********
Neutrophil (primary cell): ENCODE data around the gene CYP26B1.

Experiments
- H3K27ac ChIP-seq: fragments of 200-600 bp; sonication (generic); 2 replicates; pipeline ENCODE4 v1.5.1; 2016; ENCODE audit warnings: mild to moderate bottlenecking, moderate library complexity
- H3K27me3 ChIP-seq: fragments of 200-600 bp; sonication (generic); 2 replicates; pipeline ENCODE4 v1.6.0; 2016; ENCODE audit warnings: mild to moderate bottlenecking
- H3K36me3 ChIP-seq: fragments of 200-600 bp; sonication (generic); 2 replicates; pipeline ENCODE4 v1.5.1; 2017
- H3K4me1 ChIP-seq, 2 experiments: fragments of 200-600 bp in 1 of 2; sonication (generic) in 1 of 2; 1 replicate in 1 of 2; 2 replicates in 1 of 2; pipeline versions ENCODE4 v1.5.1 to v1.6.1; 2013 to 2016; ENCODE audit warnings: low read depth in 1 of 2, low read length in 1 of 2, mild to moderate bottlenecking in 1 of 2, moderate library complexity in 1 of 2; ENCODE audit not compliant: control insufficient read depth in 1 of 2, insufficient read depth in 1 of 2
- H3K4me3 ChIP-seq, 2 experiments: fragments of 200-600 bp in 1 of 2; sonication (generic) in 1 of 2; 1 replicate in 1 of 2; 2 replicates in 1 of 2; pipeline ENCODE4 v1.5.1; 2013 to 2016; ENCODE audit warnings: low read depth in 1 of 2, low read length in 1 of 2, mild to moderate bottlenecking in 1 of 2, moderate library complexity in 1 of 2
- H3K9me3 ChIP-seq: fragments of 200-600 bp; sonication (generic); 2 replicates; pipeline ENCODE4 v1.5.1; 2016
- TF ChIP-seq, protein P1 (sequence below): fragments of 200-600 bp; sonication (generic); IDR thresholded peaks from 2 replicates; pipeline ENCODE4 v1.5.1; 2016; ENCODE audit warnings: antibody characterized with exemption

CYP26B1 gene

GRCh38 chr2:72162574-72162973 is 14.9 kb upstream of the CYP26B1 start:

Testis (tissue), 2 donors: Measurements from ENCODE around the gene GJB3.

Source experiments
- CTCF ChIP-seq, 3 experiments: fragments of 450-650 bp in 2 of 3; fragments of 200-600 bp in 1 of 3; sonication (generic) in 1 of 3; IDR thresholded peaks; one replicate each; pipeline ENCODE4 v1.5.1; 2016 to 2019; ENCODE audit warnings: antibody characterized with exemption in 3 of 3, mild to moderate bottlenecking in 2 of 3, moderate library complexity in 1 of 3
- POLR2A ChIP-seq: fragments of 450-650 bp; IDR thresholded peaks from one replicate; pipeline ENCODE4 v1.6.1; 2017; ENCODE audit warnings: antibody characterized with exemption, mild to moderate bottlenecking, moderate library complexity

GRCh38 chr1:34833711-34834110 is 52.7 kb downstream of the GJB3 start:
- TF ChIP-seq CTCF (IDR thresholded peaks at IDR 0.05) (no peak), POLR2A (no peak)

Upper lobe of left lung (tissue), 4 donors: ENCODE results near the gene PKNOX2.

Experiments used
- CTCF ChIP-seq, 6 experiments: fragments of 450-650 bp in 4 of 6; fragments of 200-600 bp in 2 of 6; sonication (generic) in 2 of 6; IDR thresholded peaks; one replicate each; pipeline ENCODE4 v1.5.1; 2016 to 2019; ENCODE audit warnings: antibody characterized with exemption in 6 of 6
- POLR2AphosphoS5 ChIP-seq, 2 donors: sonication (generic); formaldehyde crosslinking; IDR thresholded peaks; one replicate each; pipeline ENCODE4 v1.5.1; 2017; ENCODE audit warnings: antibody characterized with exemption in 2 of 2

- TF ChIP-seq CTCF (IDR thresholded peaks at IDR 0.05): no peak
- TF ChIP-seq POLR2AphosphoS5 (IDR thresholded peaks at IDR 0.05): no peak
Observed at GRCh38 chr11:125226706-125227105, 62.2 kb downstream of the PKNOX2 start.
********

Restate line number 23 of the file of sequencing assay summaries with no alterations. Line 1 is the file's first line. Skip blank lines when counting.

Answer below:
- TF ChIP-seq POLR2AphosphoS5 (IDR thresholded peaks at IDR 0.05): no peak